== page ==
For the complete outline of this sermon please visit


Part 1


-A Warning To Keep Our Eyes On Heaven-

[Scripture Reading: Heb. 3:5-15]


We must live with an eternal perspective of life: "We will die in the wilderness if we fail to keep our eyes on Canaan."

I. ISRAEL'S SINS: OUR WARNING - 1 Cor. 10:5-12.

A. Lust After Evil Things - 10:6 (Num. 11:4ff) -1 Jno. 2:15-17; Jas. 1:13-15.

B. Idolatry: Having Other God's Before The Lord - 10:7 (Exo. 32:6); Exo. 20:3; Matt. 4:10; Col. 3:5.

C. Fornication: Defilement Of The Body - 10:8 (Num. 25:1-9); 1 Cor. 6:15-20; 1 Thess. 4:3-8.

D. Make Trial Of The Lord: Tempting God - 10:9 (Num. 21:4-9); Matt. 4:7; Num. 14:22; Acts 5:9.

E. Murmuring: Complaining Against God's Ways - 10:10 (Num. 16:41-50); Phil. 2:14; Prov. 19:3; Col. 3:17.


If we allows the distractions of the world to catch our eyes, they will cause us to die in unbelief, and we will lose our eternal reward - 1 Cor. 10:12-13; Heb. 3:12-13.



For the complete outline of this sermon please visit


Part 2


-How To Keep Our Eyes On Heaven-

[Scripture Reading: Heb. 3:16 - 4:6]

How can we live with an eternal perspective (cf. Col. 3:1-4)?


A. The Effects Of Unbelief:

1. Hardens the heart -3:8, 13, 15; Matt. 13:12-16

2. Eliminates reverence for God - 3:9-10; Psa. 106:21-22.

3. Perpetuates evil - 3:12; Mk. 7:20-23.

4. Falling away - 3:12; Heb. 10:26-27.

5. Disobedience - 3:18-19; 4:6; Lk.6:46; Matt. 7:21; Jas. 2:18.

6. Brings death & rejection - 3:11, 17-19; Rev. 21:8.

B. We Live In Unbelief By Failing To Keep Our Eyes On Heaven!


A. Hear Gospel With An Open Heart - Heb. 4:1-2; Lk. 8:8, 15, 18.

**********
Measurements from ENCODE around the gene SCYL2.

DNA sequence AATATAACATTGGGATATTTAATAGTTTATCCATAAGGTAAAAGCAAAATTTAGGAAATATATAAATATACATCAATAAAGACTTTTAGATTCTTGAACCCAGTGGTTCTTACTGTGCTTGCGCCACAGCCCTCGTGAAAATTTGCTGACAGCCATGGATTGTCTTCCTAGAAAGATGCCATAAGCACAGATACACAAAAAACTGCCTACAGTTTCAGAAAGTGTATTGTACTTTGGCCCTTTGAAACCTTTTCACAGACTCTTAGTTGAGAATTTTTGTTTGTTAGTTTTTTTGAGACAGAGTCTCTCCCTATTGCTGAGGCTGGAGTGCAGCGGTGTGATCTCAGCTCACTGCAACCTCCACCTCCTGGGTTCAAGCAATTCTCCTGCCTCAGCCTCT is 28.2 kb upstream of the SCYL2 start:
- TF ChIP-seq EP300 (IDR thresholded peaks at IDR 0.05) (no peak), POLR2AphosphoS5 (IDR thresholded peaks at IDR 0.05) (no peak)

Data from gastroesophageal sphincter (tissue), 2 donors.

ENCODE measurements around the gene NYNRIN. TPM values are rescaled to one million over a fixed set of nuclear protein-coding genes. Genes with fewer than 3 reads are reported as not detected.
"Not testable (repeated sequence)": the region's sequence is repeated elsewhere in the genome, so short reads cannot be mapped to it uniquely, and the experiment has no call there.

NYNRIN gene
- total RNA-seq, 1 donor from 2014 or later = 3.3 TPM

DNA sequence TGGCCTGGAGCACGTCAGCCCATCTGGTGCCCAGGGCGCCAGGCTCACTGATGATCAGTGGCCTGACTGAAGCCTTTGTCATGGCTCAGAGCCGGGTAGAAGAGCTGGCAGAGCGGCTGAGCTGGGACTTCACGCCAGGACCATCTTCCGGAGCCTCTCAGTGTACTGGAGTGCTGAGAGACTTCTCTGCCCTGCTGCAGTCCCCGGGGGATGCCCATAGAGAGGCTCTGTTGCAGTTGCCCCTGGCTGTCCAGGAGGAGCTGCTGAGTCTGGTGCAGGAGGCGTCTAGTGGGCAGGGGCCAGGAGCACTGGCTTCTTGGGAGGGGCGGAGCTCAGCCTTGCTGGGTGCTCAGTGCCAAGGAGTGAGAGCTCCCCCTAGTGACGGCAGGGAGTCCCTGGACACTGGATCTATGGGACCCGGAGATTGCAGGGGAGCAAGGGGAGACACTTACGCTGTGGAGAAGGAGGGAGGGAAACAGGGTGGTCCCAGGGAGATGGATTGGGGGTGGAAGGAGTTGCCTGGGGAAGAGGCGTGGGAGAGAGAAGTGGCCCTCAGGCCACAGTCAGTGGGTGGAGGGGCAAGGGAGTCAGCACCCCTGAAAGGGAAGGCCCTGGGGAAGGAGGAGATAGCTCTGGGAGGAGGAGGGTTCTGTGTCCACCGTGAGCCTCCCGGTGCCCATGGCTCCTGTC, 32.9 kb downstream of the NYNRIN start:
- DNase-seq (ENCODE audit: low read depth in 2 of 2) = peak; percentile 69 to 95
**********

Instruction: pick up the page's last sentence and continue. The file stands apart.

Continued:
B. Obey The Truth We Hear - Heb. 3:18-19; 4:6; 5:9; Rom. 6:16-23.

C. Diligence In Our Faith - Heb. 4:11; 3:6, 14; cf. Heb. 12:1-2; Matt. 6:33; Rom. 12:11.

D. Live In Hope - Heb. 3:6, 14; 4:9-10; 6:11-12; Rom. 5:2.


A. Rest From Our Works and Our Enemies - Heb. 4:4-5, 9-10 --Rev. 14:13; 1 Tim. 4:7.

B. The Christian's Objective: Col. 3:1-4.

Where are you headed: Rest or destruction?!




(Current events in the light of Scripture)

Pope Apologizes For Catholic Sins Of Past And Present


By: Richard Boudreaux, L. A. TIMES STAFF WRITER

VATICAN CITY -- In a landmark public confession, Pope John Paul II begged God's forgiveness Sunday for sins committed or condoned by Roman Catholics over the last 2,000 years, including sexism, racism, hatred of Jews and violence in defense of the Catholic faith.

The pope listed or alluded to a wide range of victims of Catholic hostility, prejudice and indifference as he asked his church to enter its third millennium with a purified conscience. These victims included heretics, Protestants, Jews and other non-Christians, immigrants, ethnic minorities, women, abused children and the unborn.

"We forgive and ask forgiveness," John Paul said several times during his solemn Day of Pardon Mass in St. Peter's Basilica, a crowning moment of a 21-year-old papacy that has made repentance a central theme. It was the first call by any pope for such a sweeping pardon for past and present wrongs.